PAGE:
I take no great comfort in statistics that show that most Americans believe in the historical Jesus. The antichrist believes in the historical Jesus. Herod believed in the historical Jesus. James tells us that the demons believe and tremble. True Christianity demands more than a historical Jesus. And I am convinced that Christmas would be a far less popular festival today if its real significance were understood. Matthew 2 is not about a feel-good Christmas. It is about the Creator of all who is about to turn the world upside down. Most Christmas celebrators today would likely be troubled if they lived in Jerusalem when the conflict between Jesus and the state meant that danger lurked around the corner. If it came to a contest between pleasing Herod and pleasing Jesus, pleasing Herod would win out with most so-called Christians. This is why I say that the issue is not really about putting Christ back into Christmas - it is about putting the real Jesus back into Christian. Christians don't think Biblically when it comes to politics, counseling, education, and many other areas of life. It is time that they submitted to the real Christ and quit worshiping a counterfeit.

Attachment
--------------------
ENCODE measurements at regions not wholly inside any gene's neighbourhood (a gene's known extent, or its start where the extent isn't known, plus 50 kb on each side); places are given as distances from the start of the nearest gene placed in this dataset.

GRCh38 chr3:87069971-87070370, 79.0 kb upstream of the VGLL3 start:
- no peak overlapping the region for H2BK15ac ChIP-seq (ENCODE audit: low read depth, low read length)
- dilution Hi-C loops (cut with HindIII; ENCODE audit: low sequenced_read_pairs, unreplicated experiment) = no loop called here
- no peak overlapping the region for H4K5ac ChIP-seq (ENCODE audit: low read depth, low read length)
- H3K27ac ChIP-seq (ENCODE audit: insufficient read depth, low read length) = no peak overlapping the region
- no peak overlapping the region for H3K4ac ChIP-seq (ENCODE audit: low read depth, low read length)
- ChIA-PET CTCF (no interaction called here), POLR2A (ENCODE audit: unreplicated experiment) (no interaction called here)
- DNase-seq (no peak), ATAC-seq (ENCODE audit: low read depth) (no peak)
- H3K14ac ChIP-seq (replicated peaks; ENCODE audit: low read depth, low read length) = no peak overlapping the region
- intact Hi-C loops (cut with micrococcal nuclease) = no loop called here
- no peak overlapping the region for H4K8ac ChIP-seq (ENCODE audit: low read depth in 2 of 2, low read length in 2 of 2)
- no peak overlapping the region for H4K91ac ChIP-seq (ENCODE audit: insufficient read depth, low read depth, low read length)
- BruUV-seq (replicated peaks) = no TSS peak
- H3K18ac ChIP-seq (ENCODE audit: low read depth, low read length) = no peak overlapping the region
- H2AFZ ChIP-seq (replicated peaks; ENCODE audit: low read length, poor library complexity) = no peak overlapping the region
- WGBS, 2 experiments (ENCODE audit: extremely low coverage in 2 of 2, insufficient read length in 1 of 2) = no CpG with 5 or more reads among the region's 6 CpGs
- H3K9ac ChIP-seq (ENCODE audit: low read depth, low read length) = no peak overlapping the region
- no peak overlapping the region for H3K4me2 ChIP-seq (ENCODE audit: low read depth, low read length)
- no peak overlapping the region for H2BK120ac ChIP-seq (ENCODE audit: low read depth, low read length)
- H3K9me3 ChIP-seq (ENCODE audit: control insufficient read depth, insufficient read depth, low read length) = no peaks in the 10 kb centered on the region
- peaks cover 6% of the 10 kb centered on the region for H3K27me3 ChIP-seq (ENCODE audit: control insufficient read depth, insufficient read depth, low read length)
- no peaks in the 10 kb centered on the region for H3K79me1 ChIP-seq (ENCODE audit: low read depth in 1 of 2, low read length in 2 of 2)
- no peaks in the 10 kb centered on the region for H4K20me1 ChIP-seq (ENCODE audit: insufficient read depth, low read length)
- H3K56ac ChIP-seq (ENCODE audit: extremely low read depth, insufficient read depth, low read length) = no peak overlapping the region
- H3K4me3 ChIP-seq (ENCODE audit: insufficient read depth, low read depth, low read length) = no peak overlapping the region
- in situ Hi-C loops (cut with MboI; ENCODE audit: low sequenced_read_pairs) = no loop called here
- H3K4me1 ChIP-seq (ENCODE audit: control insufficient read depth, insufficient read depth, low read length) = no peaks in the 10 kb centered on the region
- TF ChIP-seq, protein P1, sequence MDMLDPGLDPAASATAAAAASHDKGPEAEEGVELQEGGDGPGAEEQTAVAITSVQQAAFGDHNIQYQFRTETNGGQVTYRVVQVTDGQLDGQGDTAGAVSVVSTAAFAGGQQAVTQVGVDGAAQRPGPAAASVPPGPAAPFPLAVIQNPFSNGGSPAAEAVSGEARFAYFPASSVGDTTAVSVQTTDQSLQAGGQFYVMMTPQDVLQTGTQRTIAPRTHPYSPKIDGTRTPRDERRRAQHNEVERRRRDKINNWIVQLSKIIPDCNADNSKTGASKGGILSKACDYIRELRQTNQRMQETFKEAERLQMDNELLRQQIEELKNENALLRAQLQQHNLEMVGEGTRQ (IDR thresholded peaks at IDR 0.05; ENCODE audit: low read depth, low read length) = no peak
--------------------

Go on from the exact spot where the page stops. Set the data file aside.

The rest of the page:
True Christianity demands more than correct theology (2:4-6)

Second, true Christianity demands more than correct theology. Look at verses 4-6.

Matthew 2:4 And when he had gathered all the chief priests and scribes of the people together, he inquired of them where the Christ was to be born. Matthew 2:5 So they said to him, “In Bethlehem of Judea, for thus it is written by the prophet: Matthew 2:6 “But you, Bethlehem, in the land of Judah, Are not the least among the rulers of Judah; For out of you shall come a Ruler Who will shepherd My people Israel.’ ”